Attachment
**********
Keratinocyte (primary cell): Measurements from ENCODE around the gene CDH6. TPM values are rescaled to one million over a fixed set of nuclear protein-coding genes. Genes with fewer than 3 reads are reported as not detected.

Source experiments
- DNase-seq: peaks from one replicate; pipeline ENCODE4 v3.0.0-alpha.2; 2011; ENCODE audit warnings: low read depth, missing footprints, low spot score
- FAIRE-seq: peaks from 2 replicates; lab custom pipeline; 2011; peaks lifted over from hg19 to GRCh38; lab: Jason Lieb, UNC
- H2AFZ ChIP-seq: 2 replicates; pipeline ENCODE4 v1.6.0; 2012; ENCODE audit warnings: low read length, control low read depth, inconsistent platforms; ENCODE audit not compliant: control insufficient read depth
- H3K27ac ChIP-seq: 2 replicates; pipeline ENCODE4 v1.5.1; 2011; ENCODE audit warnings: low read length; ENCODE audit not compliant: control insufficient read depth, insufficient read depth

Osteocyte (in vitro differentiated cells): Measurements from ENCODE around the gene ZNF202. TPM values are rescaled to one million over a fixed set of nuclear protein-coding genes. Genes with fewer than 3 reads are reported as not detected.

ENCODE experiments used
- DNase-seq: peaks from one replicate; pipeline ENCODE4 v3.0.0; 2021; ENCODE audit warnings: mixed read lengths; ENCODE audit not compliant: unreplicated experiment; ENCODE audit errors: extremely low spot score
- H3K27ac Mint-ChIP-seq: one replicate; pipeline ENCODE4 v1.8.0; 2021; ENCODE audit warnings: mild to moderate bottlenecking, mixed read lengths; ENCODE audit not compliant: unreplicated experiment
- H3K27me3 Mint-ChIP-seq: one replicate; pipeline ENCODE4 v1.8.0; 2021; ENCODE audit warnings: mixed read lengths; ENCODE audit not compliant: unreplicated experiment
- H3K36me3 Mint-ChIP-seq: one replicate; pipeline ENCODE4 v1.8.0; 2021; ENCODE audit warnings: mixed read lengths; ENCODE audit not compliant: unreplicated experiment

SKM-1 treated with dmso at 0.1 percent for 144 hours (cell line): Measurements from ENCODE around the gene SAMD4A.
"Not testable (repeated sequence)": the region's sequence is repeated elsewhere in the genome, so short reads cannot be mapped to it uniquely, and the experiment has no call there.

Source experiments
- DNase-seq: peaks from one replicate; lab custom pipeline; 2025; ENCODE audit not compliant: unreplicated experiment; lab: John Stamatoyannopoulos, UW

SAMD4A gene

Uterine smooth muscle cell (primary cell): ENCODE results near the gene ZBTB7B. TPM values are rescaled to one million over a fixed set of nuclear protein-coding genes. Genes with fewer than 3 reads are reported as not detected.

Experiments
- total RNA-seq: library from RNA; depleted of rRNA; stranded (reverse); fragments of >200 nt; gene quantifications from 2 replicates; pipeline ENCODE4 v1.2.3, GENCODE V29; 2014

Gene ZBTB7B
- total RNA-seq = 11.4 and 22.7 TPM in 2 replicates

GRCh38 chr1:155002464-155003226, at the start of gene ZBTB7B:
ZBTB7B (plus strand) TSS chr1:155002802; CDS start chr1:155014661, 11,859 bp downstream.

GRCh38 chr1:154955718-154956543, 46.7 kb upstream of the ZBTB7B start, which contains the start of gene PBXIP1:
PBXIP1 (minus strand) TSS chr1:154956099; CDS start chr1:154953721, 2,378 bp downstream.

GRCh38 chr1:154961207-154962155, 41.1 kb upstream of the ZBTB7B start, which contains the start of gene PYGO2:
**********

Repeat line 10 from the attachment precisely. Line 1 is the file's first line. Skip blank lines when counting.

- H3K27ac Mint-ChIP-seq: one replicate; pipeline ENCODE4 v1.8.0; 2021; ENCODE audit warnings: mild to moderate bottlenecking, mixed read lengths; ENCODE audit not compliant: unreplicated experiment